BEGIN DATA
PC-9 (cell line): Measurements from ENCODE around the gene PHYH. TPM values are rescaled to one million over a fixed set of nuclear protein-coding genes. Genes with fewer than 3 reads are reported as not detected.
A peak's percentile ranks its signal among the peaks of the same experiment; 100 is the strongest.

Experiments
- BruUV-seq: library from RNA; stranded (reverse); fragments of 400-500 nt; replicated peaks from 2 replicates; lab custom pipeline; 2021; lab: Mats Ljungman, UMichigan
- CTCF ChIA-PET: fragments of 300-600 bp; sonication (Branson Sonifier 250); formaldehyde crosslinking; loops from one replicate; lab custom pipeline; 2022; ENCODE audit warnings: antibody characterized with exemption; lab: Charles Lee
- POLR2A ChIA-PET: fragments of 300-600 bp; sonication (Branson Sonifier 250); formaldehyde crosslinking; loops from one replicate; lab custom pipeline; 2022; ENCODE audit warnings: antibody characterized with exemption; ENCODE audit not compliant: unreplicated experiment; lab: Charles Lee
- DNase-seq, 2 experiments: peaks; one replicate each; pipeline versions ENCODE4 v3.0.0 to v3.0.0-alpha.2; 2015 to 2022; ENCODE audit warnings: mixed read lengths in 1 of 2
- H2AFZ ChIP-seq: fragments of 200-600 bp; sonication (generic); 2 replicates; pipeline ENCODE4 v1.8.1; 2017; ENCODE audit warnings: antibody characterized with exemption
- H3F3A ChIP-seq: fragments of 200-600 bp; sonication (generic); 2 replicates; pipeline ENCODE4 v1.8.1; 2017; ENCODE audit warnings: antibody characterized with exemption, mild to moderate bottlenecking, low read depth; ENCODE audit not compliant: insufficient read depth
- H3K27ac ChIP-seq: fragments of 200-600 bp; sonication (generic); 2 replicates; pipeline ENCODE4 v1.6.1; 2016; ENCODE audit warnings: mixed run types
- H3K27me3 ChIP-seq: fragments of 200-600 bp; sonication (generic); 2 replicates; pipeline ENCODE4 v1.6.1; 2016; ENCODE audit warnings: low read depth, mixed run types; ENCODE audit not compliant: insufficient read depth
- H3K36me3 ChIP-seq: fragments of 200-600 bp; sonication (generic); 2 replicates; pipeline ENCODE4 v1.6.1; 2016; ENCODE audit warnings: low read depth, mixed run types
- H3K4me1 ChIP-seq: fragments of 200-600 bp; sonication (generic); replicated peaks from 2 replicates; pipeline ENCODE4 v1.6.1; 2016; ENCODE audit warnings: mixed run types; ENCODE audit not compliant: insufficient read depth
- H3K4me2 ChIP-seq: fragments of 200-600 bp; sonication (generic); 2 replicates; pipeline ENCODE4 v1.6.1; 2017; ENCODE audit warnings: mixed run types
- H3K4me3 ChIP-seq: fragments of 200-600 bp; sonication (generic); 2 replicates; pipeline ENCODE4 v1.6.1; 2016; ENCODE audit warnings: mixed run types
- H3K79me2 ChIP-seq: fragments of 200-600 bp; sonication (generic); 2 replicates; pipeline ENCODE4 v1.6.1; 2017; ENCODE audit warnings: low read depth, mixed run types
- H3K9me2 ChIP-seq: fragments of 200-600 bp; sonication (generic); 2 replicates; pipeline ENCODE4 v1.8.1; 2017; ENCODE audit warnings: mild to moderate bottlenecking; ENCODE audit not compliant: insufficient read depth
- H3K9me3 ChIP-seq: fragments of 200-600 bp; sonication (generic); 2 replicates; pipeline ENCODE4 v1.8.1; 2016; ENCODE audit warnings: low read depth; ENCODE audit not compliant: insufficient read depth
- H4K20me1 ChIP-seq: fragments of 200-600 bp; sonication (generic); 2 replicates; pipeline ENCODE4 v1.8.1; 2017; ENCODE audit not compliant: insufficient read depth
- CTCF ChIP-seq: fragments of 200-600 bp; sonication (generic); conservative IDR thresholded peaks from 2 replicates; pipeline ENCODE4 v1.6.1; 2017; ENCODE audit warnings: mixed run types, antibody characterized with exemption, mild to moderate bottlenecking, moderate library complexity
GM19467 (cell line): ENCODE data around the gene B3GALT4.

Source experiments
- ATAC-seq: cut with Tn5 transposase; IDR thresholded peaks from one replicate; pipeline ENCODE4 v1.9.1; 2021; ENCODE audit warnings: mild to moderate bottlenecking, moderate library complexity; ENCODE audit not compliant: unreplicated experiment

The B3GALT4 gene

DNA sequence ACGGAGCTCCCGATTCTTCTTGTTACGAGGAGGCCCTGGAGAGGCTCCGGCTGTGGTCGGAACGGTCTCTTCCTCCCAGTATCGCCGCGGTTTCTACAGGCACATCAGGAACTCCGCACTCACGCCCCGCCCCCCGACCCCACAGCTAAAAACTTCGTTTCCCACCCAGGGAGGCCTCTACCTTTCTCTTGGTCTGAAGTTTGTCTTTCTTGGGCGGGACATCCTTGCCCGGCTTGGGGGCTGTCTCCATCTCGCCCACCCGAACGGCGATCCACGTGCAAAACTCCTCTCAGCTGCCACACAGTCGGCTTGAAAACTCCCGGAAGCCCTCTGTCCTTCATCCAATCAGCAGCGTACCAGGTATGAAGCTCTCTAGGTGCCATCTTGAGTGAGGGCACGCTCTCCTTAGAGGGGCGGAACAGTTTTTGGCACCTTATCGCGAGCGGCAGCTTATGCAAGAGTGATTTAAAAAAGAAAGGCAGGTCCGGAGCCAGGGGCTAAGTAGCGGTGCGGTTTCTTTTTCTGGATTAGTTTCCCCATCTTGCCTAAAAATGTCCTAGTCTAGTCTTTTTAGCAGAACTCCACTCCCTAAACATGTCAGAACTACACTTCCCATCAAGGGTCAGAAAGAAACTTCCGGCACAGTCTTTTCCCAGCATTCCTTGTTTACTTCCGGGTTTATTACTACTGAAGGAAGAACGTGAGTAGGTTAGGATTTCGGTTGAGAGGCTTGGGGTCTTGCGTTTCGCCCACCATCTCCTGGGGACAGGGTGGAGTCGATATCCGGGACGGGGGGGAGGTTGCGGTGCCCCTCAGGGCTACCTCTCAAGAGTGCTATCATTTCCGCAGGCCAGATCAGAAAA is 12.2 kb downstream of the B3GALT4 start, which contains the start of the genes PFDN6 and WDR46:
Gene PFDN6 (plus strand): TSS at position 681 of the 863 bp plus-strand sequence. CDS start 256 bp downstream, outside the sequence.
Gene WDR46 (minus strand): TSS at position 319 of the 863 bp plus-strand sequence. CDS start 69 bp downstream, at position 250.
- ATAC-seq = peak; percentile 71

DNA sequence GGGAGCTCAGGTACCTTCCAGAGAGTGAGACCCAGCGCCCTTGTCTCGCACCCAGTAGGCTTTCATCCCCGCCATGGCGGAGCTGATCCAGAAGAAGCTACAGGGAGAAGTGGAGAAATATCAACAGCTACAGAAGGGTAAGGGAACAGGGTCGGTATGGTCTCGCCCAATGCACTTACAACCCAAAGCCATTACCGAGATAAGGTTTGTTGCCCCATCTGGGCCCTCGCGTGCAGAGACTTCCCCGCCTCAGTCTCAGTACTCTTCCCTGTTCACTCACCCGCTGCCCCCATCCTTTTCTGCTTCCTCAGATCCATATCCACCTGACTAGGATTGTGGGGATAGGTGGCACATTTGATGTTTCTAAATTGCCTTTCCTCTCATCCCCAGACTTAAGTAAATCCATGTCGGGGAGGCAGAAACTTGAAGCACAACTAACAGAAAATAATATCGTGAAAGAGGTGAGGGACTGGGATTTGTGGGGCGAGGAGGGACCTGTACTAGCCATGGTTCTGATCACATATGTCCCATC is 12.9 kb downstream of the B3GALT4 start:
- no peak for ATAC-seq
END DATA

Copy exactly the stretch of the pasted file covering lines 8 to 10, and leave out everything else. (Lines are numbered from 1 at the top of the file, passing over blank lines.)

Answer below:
- H2AFZ ChIP-seq: fragments of 200-600 bp; sonication (generic); 2 replicates; pipeline ENCODE4 v1.8.1; 2017; ENCODE audit warnings: antibody characterized with exemption
- H3F3A ChIP-seq: fragments of 200-600 bp; sonication (generic); 2 replicates; pipeline ENCODE4 v1.8.1; 2017; ENCODE audit warnings: antibody characterized with exemption, mild to moderate bottlenecking, low read depth; ENCODE audit not compliant: insufficient read depth
- H3K27ac ChIP-seq: fragments of 200-600 bp; sonication (generic); 2 replicates; pipeline ENCODE4 v1.6.1; 2016; ENCODE audit warnings: mixed run types